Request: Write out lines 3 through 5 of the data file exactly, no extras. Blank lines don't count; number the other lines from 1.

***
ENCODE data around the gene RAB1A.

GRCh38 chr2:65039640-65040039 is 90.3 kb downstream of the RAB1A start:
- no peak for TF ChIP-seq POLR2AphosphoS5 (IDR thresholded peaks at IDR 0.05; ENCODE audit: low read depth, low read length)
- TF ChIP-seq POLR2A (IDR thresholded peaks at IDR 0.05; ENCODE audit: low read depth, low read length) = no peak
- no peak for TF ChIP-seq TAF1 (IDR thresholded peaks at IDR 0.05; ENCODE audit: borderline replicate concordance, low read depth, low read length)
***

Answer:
- no peak for TF ChIP-seq POLR2AphosphoS5 (IDR thresholded peaks at IDR 0.05; ENCODE audit: low read depth, low read length)
- TF ChIP-seq POLR2A (IDR thresholded peaks at IDR 0.05; ENCODE audit: low read depth, low read length) = no peak
- no peak for TF ChIP-seq TAF1 (IDR thresholded peaks at IDR 0.05; ENCODE audit: borderline replicate concordance, low read depth, low read length)